Transport Matters proposes a number of changes to advance the commercial passenger vehicle (CPV) industry, improve driver income and move to a more environmentally sustainable vehicle fleet. In looking forward, we are acutely mindful of the effect of the 2017 reforms on past industry participants and seek to achieve a better outcome for all.
Transport Matters understands that the Commercial Passenger Vehicle (CPV) industry performs a vital social and community role. It is an integral part of Victoria’s essential services and public transport mix. CPVs play a key role in covering the transportation needs of the elderly and those with a disability; and are often used for ‘first and last mile’ trips, that is, the trip from home or work to the nearest public transport access point.
We want to create an industry where driving a passenger vehicle is seen as a profession held with pride and, more importantly, one where a sustainable and fair income can be achieved. It is not satisfactory for those in the CPV industry to work under a set of conditions that would be unacceptable to the vast majority of Victorians.
Transport Matters is committed to shaping a viable CPV industry moving forward to attract quality drivers, encourage small businesses and service the public at the highest standard.
At the same time, we are conscious of the unintended consequences of industry deregulation implemented by the Andrews’ Government and in particular the treatment of perpetual taxi and hire car licence holders discarded in the reform process. We recognise that for many pre-existing stakeholders the future looks grim as they carry the legacy burden of the previously regulated environment.
We strive to achieve a fairer compensation outcome for licence holders which more closely reflects the true value of their property (licences) compulsorily acquired. No industry participant should be left behind as a result of the recent reforms.
Industry deregulation has resulted in an irresponsible, uncontrolled release of low-cost Commercial Passenger Vehicle (CPV) licences into Victoria saturating the market. This has severely impacted the ability of drivers, both established and new, to earn a decent income. It has ruined many small businesses and made many others unviable, unfairly causing financial harm to thousands of Victorian families.
TRANSPORT MATTERS SOLUTION
Transport Matters proposes that perpetual taxi and hire car licence holders are fully compensated for the compulsory acquisition of their property (licences). This should be based on an independent valuation of taxi and hire car licences within the orderly market pre-existing the illegal penetration of rideshare in Victoria.
Transport Matters considers that
- All taxi licences should have the same value.
- All hire car licences should have the same value.
- Payments should be applied to all licences, upfront and in one lump sum.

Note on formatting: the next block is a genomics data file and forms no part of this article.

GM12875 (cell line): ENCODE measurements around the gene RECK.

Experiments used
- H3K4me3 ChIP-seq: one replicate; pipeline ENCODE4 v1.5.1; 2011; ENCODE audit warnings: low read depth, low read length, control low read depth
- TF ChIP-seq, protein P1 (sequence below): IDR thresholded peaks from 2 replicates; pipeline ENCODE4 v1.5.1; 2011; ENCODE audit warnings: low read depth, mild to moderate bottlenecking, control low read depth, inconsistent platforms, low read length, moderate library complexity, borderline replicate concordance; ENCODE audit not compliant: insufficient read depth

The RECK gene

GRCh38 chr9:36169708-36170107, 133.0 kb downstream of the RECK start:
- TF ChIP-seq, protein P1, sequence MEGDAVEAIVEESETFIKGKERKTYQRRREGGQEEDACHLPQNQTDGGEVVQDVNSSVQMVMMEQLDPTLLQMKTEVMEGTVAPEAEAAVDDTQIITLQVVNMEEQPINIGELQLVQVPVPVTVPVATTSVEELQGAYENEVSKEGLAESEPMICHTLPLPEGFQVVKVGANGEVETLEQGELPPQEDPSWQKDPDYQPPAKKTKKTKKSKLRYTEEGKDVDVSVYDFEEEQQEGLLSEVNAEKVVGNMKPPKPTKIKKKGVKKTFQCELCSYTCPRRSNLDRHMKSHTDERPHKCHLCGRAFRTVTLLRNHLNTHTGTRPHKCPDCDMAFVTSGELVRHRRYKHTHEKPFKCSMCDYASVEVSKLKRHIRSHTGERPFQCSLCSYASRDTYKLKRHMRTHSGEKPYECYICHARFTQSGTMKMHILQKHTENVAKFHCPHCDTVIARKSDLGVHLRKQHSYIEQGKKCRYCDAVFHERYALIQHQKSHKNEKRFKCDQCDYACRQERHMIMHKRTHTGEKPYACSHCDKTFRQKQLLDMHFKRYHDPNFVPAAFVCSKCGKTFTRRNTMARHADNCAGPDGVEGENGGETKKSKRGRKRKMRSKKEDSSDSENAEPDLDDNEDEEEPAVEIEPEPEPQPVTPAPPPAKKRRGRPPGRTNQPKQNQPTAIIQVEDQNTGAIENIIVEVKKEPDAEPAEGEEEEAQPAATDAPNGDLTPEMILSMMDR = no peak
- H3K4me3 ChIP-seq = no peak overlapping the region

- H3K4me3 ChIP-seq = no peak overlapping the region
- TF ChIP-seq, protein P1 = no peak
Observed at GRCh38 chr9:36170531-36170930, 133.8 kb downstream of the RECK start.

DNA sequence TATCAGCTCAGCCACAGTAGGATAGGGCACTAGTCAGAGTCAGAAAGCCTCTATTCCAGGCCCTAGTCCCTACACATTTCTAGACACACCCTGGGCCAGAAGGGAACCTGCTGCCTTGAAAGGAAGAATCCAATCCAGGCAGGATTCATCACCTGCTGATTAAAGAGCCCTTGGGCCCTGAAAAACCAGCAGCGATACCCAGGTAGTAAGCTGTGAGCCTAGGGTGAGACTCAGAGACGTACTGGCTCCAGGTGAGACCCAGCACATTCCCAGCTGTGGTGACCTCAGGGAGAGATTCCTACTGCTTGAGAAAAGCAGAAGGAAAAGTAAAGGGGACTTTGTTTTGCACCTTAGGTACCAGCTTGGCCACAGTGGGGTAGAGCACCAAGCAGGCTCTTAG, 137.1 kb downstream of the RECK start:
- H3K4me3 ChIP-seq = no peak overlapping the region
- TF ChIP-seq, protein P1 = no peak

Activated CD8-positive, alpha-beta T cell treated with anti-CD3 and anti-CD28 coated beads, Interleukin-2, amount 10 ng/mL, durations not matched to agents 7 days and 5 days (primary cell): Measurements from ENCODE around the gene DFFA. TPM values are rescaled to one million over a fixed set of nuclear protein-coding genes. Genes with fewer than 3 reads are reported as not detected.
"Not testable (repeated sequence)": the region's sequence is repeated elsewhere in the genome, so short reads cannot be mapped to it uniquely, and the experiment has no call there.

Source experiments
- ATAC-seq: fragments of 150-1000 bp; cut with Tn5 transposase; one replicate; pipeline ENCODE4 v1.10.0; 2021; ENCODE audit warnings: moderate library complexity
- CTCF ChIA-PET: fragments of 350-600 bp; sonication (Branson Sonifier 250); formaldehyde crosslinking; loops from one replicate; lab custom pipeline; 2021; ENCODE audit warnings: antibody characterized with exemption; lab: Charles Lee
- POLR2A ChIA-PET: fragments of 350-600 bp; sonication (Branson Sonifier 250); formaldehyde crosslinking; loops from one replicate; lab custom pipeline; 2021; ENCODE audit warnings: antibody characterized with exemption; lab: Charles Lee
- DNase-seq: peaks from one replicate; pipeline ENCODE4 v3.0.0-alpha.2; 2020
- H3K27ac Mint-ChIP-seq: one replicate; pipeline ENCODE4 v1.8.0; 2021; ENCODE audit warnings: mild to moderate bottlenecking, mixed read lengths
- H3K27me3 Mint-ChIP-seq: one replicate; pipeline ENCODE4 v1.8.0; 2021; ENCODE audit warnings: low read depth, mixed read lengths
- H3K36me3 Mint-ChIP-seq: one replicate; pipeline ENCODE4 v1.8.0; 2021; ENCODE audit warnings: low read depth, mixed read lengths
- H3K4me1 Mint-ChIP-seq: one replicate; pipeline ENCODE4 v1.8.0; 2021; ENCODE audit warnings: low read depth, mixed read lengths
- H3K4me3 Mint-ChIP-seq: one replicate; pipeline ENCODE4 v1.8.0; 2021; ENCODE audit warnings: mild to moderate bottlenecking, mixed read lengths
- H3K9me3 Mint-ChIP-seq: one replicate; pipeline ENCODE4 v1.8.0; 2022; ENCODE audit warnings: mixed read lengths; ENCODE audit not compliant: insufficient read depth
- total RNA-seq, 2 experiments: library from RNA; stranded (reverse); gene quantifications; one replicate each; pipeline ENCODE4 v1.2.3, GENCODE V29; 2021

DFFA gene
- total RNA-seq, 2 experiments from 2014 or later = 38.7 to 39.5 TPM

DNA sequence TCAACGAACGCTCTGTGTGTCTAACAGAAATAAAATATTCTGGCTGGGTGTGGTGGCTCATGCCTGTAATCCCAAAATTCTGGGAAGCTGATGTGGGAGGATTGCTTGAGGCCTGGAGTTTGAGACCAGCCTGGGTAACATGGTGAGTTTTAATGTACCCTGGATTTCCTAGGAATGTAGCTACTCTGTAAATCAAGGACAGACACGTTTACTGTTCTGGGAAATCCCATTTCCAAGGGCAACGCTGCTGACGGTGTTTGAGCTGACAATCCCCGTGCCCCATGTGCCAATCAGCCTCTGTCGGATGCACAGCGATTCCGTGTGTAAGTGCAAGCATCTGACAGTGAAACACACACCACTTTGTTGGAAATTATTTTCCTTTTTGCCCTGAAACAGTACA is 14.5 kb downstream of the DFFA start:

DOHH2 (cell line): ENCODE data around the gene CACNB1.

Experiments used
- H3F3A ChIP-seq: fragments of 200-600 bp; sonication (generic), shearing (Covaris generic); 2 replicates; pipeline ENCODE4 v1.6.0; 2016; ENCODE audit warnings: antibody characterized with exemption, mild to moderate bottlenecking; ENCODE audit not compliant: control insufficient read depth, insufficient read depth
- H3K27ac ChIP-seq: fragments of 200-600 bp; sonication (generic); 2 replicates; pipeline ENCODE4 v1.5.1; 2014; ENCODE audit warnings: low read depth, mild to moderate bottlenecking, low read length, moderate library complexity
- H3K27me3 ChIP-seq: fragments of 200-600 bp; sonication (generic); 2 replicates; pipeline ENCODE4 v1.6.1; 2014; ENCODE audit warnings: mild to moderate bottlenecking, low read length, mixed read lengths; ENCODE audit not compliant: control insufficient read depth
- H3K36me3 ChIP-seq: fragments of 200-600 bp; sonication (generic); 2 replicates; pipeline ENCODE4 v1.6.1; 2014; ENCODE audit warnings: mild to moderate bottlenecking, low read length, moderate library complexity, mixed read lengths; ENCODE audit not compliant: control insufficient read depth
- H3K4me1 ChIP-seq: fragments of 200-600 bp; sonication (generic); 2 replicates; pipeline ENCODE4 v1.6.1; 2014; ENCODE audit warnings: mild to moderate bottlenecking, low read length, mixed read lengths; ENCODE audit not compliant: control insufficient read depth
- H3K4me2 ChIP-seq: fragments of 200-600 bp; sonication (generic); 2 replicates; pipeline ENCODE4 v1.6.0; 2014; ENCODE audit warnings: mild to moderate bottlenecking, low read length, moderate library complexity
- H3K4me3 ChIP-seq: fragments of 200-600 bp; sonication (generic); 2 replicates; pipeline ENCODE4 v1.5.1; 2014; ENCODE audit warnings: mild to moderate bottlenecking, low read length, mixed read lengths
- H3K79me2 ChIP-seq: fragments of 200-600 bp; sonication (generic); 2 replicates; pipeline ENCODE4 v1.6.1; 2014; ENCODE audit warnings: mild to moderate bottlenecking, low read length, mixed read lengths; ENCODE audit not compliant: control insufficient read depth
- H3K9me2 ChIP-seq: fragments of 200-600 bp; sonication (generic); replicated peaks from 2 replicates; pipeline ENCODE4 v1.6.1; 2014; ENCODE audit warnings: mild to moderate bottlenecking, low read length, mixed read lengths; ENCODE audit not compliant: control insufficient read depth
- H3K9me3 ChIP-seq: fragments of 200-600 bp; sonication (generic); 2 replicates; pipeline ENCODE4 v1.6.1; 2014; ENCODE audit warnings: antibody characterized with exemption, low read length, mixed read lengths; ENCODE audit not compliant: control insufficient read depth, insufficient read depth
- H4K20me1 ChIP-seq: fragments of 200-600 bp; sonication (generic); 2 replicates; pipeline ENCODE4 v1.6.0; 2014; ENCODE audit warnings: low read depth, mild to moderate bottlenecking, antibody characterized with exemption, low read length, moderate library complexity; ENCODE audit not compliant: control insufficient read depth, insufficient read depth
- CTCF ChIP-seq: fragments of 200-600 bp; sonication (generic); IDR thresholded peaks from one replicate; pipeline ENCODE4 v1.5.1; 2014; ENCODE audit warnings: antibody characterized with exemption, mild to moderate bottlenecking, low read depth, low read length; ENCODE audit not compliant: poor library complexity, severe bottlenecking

- The cost of compensation should be industry funded by a yearly CPV licence fee in place of the $1 trip levy which is onerous, inefficient and unfairly transfers the cost of reform on the travelling public.
CPV POLICY AREAS
VEHICLE LICENCE CONDITIONS
Transport Matters considers vehicle safety of paramount importance not only for the travelling public and other road users but also for the drivers of commercial vehicles for whom the car is their ‘office’. All commercial vehicles should meet a minimum standard of safety and road worthiness.
- Commercial passenger vehicles must meet a minimum ANCAP 5 Star safety rating.
- When applying or renewing a commercial passenger vehicle licence you must supply a current road worthy certificate before a licence is issued.
- When applying or renewing a commercial passenger vehicle licence you must supply proof of commercial vehicle insurance for the permit period.
COMMERCIAL VEHICLE IDENTIFICATION
Transport Matters believes that all vehicles participating in point to point passenger transportation should be instantly recognisable as a CPV. This serves to assist law enforcement officers in applying industry specific rules such as zero blood alcohol levels for all CPV drivers. It also serves to ensure that the public are able to identify and differentiate an accredited CPV from an ordinary vehicle.
Identification should be permanently fixed to the vehicle either by a specialised number plate or permanent signage fixed to the exterior of the vehicle.
For those sectors of the industry where bookings are anonymous and passengers are not known to the driver, or where the vehicle engages in rank and hail work, cars should be fitted with tamper proof safety cameras.
ELECTRIC AND HYBRID VEHICLES
The taxi industry has been leading the take up of hybrid vehicles. Transport Matters proposes that the CPV industry as a whole move toward a fully electric fleet as the ultimate goal. In the interim, it should be mandated through licensing conditions that as vehicles are naturally replaced, they should as a minimum be exchanged for hybrid vehicles.
As part of Victoria’s public transport mix we propose that the State Government should provide free charging points for all CPVs which are hybrid or electric vehicles. This could be achieved by having rapid charging points on ranks, in depots, shopping centres and at Melbourne Airport etc.
CPVs should be exempt from tolls. This would be beneficial to the travelling public by reducing the costs of travel and would be beneficial to drivers by lowering their operating costs.
We propose that the State government negotiate with Transurban and East Link to reduce the cost of tolls by 50% for the Victorian taxi fleet. The State Government should then pick up the cost of those tolls.